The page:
And because that’s stressful and unpleasant and overwhelming, and one of the primary reasons people start floating phrases like “digital detox,” tech companies have sought to manufacture a solution to a problem that they themselves created: They want to return your sense of the past.
“Consuming memories from the past and resharing them rewires our relationships,” Facebook’s Jonathan Gheller told Techcrunch. “It really reconnects me in a profound and beautiful way.”
Facebook is the latest to get into the nostalgia game; on Tuesday, the company announced a new feature called “On This Day,” which will surface past status updates, photos and posts you’ve been tagged in to a designated page that only you can see. The feature is rolling out gradually, and not all users have access yet. (If you don’t want access, too bad: There’s apparently no way to entirely opt out of it.)
Facebook says it’s been testing the feature for several years, right in-step with other tech firms that exist to surface old content. Timehop, the app that “helps you celebrate the best moments of the past,” finished 2014 with 12 million users and claims to be the fastest-growing mobile start-up in New York.
Myspace tried to lure users back by reminding them how many of their old photos it had. According to some reports, in fact, Myspace owes its continued existence in part to Throwback Thursday: millions of people return to the site each week for old pictures to share on Facebook, Twitter and Instagram. (#Tbt stats, as of this morning: 325 million all-time Instagrams, 1.6 million tweets since March 1.)
It makes sense that people would want to use social media this way, of course. For many of us, social media functions almost like an external brain: It’s where we archive old photos and relationships — memories, basically — and where we return to access them.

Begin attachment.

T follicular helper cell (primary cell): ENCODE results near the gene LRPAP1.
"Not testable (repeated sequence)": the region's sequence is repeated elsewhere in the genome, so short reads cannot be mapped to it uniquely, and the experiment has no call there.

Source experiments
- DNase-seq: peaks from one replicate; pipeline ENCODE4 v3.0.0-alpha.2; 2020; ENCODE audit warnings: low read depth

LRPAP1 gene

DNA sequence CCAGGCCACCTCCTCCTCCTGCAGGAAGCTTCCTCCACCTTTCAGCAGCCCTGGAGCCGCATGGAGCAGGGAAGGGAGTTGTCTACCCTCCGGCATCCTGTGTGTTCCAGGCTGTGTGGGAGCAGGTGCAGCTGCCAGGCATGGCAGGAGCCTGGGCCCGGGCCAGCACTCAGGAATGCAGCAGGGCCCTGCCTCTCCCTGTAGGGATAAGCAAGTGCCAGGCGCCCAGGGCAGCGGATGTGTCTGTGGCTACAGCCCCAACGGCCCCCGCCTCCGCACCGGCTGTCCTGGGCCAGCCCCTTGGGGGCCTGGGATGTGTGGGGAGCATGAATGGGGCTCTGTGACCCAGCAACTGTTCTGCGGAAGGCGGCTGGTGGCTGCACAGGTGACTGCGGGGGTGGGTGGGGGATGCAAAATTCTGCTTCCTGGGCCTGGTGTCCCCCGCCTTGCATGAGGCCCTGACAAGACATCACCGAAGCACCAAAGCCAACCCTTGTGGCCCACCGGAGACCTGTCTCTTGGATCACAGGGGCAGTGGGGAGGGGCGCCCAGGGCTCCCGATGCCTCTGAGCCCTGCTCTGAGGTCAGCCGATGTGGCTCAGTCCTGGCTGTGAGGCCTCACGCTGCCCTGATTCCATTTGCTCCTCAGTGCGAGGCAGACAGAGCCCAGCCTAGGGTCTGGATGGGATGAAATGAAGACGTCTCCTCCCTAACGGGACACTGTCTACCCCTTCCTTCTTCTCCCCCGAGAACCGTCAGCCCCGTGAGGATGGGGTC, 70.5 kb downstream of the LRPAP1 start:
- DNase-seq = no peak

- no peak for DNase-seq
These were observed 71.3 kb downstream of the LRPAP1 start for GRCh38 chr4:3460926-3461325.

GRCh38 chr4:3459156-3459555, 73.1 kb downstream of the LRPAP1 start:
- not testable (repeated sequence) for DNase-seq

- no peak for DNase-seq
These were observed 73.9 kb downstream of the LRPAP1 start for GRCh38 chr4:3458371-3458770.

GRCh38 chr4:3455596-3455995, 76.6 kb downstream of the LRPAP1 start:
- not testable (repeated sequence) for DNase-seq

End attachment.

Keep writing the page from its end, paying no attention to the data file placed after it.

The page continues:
Things get really weird, though, when someone else, or something else, begins rummaging through our memories for us. In December, Facebook found itself apologizing to the victims of fires, the parents of dead children and assorted other grieving/aggrieved users when its “Year in Review” feature displayed pictures that they found painful or unpleasant.
Truth be told, that’s only one of the attendant weirdnesses of the social media throwback: There’s also a lot of evidence, for instance, that the Internet somehow damages or interferes in memory, and that social archiving causes us to recall events differently, and that all of these layers of subtle distortion play out in our conception of our own identities.
“Facebook’s emphasis upon memory, both personal and collective, allows for an escape from history and, therefore, linearity, order and narrative,” the media scholar Joanne Garde-Hansen once wrote.
Maybe “On This Day” is an attempt to restore that narrative — but it’s a narrative that Facebook itself broke.
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